John Groce arrived at Illinois less than a year ago, fresh off a Sweet 16 appearance at Ohio, and talked about making his new school “the standard of excellence” among Big Ten basketball programs.
To further the process, the first-year coach handed out orange motivational bracelets designed to offer a constant reminder of the Illini’s quest. The bracelets are inscribed with the initials “TNT,” an abbreviation for “togetherness and toughness,” and a specific date: March 19, 2013.
The date corresponded with the start of the NCAA Tournament and Illinois (23-12), a No. 7 seed in the East Region, has extended its season past that target date heading into Sunday’s matchup against second-seeded Miami (28-6) in the Erwin Center. Another win would give the Illini the school’s first Sweet 16 appearance since 2005.
It also would add another significant milestone in a turnaround season that has seen Illinois knock off two teams ranked No. 1 in the college basketball polls during the regular season: Gonzaga, the current No. 1 team, and Indiana, which spent more weeks in the top spot than any school this season.
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Illinois guard Brandon Paul, the team’s leading scorer (16.6 avg.), said this is the type of turnaround he envisioned the first time he met Groce, who led Ohio to last year’s Sweet 16 as a No. 13 seed before taking the Illini job on March 29, 2012. Paul, a senior, said the new coaching staff immediately clicked with Illinois’ returning players, who posted a 17-15 mark and failed to reach the postseason under former coach Bruce Weber.
“The coaches came in with the mindset they wanted to win and they didn’t want this to be a rebuilding year. And we had the same mindset,” Paul said. “I was really impressed by the way coach Groce opened up to us players. He had individual meetings with everyone. He wanted to know our backgrounds, our friends, our family growing up. That really impressed me. It gave me the type of confidence in him that continues to grow to this day.”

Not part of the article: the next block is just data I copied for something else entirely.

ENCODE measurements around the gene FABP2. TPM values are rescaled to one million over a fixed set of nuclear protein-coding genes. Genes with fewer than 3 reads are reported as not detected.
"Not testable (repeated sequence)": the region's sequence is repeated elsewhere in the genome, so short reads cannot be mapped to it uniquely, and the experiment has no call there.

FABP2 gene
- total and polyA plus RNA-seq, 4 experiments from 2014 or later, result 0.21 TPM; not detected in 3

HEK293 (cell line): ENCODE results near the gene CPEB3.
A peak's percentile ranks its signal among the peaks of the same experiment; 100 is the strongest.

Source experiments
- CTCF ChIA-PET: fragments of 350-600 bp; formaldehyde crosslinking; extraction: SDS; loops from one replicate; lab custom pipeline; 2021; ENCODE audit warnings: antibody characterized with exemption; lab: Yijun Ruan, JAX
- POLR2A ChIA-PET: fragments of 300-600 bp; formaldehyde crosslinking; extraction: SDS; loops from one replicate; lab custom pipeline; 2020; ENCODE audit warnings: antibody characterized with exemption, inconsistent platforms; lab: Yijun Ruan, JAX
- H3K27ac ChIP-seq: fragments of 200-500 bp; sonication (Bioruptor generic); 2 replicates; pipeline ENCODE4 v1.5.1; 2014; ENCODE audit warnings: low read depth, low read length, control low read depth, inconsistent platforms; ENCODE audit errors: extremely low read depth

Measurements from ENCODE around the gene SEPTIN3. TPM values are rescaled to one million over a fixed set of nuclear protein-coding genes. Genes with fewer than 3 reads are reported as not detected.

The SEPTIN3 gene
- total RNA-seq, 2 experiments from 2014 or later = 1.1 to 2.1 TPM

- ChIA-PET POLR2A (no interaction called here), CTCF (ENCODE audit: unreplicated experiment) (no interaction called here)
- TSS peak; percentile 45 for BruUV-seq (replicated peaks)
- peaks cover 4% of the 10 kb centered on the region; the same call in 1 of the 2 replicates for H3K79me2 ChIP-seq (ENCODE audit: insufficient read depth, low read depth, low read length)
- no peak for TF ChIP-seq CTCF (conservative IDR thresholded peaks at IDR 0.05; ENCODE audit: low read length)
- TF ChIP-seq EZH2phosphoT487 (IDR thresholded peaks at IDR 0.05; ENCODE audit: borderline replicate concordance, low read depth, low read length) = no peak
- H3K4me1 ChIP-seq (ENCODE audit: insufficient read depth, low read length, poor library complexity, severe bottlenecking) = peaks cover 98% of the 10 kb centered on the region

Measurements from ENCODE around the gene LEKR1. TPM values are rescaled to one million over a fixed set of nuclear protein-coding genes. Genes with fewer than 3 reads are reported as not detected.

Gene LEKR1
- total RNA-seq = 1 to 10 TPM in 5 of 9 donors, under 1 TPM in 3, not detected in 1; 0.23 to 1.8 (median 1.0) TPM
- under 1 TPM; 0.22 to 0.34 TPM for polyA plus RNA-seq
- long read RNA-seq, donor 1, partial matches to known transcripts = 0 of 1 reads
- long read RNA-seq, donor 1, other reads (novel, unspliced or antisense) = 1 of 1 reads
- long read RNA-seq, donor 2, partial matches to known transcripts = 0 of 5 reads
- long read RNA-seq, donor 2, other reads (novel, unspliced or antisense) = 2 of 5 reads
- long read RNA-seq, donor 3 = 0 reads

Groce, who has a 4-2 career mark as a head coach in the NCAA Tournament, said he considered the individual sessions “really important” in forming a quick bond with a veteran team that features four seniors among its top seven players, including three starters.
“For me, I’ve always felt like to coach our players, I have to know them,” Groce said. “I want to know what motivates each guy, how they learn best, what drives them, what are their insecurities. … If they feel that it’s very genuine and you care about them as people first, students second and athletes third, then they usually will run through a wall for you. And these guys have done that. I’m grateful for that. They were very open-minded.”
The bottom line shows Illinois with a tournament title from the EA Sports Maui Invitational, where the Illini knocked off Butler 78-61 in the title game. Illinois is the only team to win this season at top-ranked Gonzaga (32-2), an 85-74 triumph on Dec. 8, and the Illini upset then-No. 1 Indiana 74-72 on Feb. 7.
But the team mixed in two three-game losing streaks during conference play, raising questions about consistency that still linger heading into the Miami game. In Friday’s 57-49 victory over Colorado, the Illini prevailed despite being outscored 21-0 in one stretch and squandering a 16-point halftime lead.
Illinois rallied with an 18-5 closing surge in the final 8:33 to eliminate Colorado. Those flashes of brilliance, particularly from behind the 3-point arc, are what concern Miami coach Jim Larranaga.
“It’s very challenging any time you play a team like Illinois that shoots a lot of threes,” Larranaga said. “Any time you let up on defense, they could drain four of five threes in a row … and change the game.”
Illinois players take confidence in the fact that Groce, during his tenure at Ohio, won two NCAA games as a No. 13 seed and another as a No. 14 seed.
“It just shows us that if we listen to him, it gives us a good opportunity to win,” forward Sam McLaurin said. “He’s won with lesser talent, and we have the talent to win games in this tournament.”
Forward Tyler Griffey said: “He knows what he’s doing. He’s had success at this level. We trust that when he says something, it’s going to work.”
Thus far, it’s worked well enough to get the Illini back to the NCAA Tournament. But the team, which finished 8-10 in the Big Ten standings, is a long way from being deemed a standard for excellence in its league.
That could change with a run to the Sweet 16, or beyond. Paul said the Illini will not be wowed by Miami’s ACC regular-season and tournament titles.
“We’re not intimidated by anyone,” Paul said. “We’ve played top teams. We went into a hostile crowd and won at Gonzaga. This is just another challenge for us.”